Steven Shaviro Quote: “The Very Life of the Darkness”

“The Very Life of the Darkness”: A Reading of Blood Meridian Steven Shaviro (quote):

Western culture has dreamed for centuries of some act of heroic transgression and self-transformation: whether this take the Enlightenment form of rational mastery, or the romantic and mystical one of apocalyptic transfiguration. [Cormac] McCarthy, like Nietzsche, exposes not just the futility of the dream, but far more troublingly its inherent piety, its ironic dependence upon the very (supposed) mysteries that it claims to violate. What is most disturbing about the orgies of violence that punctuate Blood Meridian is that they fail to constitute a pattern, to unveil a mystery or to serve any comprehensible purpose. Instead, the book suggests that “a taste for mindless violence”  is as ubiquitous and as banal as any other form of “common sense.” Scalping has been a common human practice for at least 300,000 years, as one of the epigraphs to the novel suggests. Acts of destruction are as casual, random and unreflective as acts of kindness and civility which also occur at odd moments in the course of the narrative. The judge demonstrates this point with cynical clarity when he calmly scalps a young child after having rescued it and carried it about and played with it for three days; for all that he and his mates have just destroyed an entire defenseless village, Toadvine is scandalized. Toadvine is incapable even of imagining transgression; he robs and kills precisely to the extent that such acts seem to him within the normal order of things. The judge, on the other hand, transgresses only in an ironic mode: by his lights, the perversity of scalping the child after it has come to trust him is no greater than the initial perversity of rescuing it from an otherwise total holocaust. In both cases, actual transgression is impossible. Transgression is an endeavor to exhaust the world, to compel it to reveal itself: as the judge puts it, “Only nature can enslave man and only when the existence of each last entity is routed out and made to stand naked before him will he be properly suzerain of the earth” (198). Such is the self-transcending project of Enlightenment. And we might be tempted to say that whereas all the other characters kill casually and thoughtlessly, out of greed or blood lust or some other trivial cause, only the judge kills out of will and conviction and a deep commitment to the cause and the canons of Western rationality.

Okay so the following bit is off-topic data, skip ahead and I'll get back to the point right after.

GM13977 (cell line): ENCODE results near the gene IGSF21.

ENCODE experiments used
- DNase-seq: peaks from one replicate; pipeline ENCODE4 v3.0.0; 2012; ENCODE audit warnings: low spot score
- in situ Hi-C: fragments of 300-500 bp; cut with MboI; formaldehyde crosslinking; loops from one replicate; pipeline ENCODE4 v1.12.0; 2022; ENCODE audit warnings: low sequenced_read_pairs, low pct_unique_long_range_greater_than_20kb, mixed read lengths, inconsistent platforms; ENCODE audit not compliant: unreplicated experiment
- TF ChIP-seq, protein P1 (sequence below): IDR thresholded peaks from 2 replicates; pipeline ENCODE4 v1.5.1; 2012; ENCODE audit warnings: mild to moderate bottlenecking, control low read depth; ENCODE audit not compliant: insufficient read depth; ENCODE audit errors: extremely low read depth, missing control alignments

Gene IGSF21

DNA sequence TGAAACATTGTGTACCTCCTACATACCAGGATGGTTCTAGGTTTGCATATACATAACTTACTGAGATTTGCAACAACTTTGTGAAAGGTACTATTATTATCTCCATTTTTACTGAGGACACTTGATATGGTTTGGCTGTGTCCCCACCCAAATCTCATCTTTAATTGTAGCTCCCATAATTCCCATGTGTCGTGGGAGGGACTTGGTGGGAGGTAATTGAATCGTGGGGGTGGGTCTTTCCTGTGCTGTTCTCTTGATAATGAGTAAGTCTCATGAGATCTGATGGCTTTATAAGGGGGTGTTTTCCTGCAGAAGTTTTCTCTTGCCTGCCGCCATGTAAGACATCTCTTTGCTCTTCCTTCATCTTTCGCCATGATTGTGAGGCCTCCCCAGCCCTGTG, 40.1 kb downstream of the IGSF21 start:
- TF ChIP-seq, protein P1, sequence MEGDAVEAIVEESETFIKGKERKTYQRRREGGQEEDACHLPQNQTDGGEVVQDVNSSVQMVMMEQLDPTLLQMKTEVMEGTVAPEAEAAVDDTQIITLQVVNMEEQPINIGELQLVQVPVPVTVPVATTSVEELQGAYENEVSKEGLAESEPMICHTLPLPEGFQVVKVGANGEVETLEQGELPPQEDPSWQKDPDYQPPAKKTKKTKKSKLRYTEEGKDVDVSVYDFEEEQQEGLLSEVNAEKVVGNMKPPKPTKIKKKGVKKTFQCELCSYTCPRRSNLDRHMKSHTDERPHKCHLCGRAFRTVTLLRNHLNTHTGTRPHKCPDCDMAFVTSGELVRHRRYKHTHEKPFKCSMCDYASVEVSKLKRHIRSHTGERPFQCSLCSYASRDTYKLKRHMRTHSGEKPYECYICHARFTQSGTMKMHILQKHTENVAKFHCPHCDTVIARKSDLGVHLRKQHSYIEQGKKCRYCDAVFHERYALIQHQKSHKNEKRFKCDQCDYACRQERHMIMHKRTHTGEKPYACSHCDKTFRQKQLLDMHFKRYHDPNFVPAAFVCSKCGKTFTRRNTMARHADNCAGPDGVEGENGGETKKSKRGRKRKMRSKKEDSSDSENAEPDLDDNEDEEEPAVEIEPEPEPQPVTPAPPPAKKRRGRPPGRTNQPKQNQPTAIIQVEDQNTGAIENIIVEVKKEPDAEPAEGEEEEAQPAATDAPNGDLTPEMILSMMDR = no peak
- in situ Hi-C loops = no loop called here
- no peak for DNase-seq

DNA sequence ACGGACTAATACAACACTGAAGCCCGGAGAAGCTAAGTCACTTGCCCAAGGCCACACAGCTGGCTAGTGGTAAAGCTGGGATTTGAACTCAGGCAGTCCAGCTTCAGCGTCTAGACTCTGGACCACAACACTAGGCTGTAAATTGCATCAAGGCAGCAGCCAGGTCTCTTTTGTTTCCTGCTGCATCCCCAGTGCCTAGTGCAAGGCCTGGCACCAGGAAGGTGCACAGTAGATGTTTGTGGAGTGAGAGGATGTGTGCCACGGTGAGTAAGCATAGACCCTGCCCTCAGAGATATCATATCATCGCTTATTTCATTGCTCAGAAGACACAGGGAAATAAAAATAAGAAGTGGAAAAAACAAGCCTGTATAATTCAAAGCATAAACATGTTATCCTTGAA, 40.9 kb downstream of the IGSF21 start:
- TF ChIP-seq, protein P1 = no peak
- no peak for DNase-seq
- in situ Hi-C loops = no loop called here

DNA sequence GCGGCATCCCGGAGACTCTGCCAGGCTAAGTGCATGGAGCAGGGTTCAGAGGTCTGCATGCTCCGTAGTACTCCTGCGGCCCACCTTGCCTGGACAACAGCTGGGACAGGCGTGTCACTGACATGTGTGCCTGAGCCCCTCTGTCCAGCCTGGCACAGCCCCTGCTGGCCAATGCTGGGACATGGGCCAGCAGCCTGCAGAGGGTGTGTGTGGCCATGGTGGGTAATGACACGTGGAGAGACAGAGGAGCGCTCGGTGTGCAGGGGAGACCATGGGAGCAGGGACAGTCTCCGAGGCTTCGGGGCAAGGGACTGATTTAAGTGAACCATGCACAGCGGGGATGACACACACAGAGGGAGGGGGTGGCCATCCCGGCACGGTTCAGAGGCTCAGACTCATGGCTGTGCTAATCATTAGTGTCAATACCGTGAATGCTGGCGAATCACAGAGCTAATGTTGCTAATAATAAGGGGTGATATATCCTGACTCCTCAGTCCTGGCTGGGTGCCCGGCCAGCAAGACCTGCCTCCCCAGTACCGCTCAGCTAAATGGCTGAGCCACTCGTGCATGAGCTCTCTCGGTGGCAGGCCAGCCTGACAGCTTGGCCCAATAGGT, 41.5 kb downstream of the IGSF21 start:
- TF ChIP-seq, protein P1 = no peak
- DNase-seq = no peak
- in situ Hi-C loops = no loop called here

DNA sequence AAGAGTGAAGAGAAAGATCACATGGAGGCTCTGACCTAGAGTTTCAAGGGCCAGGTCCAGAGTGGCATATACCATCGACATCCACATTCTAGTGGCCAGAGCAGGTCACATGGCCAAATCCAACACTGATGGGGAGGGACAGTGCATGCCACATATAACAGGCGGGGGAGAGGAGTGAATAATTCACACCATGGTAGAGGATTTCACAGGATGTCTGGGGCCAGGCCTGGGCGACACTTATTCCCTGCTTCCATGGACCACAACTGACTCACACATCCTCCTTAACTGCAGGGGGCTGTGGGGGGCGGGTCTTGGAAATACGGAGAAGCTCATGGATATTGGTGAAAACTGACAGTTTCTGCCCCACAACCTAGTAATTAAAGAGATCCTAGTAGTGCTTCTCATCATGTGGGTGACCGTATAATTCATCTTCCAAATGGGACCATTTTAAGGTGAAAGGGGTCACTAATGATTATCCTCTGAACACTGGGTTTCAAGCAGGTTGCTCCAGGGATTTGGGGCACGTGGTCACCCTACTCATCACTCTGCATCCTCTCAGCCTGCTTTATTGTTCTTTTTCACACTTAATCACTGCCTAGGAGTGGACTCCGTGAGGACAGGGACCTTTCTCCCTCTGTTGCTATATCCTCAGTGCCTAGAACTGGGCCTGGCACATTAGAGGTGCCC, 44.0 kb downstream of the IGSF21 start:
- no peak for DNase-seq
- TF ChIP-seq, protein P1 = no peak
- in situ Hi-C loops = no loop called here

Our order is never the world’s order, not even in the Nietzschean sense of an order that we impose. We mark out paths in the desert or we read the tracks of others, but we cannot thereby master futurity or compel events to our liking. For subjectivity is not a perspective upon or projection into the world, nor even a transcendental condition for our perception of the world; it is just another empirical fact, an inherence within the world like any other. There is no interiority, no intentionality and no transcendence. The radical epistemology of Blood Meridian subverts all dualisms of subject and object, inside and outside, will and representation or being and interpretation. We are always exiles within the unlimited phenomenality of the world, for we cannot coincide with the (nonexistent) center of our being: “the history of all is not the history of each nor indeed the sum of those histories and none here can finally comprehend the reason for his presence for he has no way of knowing even in what the event consists. In fact, were he to know he might well absent himself and you can see that that cannot be any part of the plan if plan there be”. And so, just as we can never possess the world (since we cannot even possess ourselves), by the same logic we can never transgress the order of the world or estrange ourselves from it no matter how hard we try.1

  1. Edwin T. Arnold, Dianne C. Luce (editors). Perspectives on McCarthy. University Press of Mississippi; Revised ed. edition (December 20, 2012)

4 thoughts on “Steven Shaviro Quote: “The Very Life of the Darkness”

    • The last statement seems accurate: “Given all these differences between analytic and non-analytic philosophy, one might wonder whether there is any point in treating Frege, Russell, Hegel, and Heidegger as being in the same line of business. The two sorts of philosophers have, in fact, often tried to excommunicate each other. Analytic philosophers often describe Hegel and Heidegger as “not really doing philosophy.” Hegelians and Heideggerians typically rejoin that their analytic colleagues are intellectual cowards who feel insecure outside a familiar professional environment. This exchange of insults has been going on for some fifty years, and seems unlikely to cease. “


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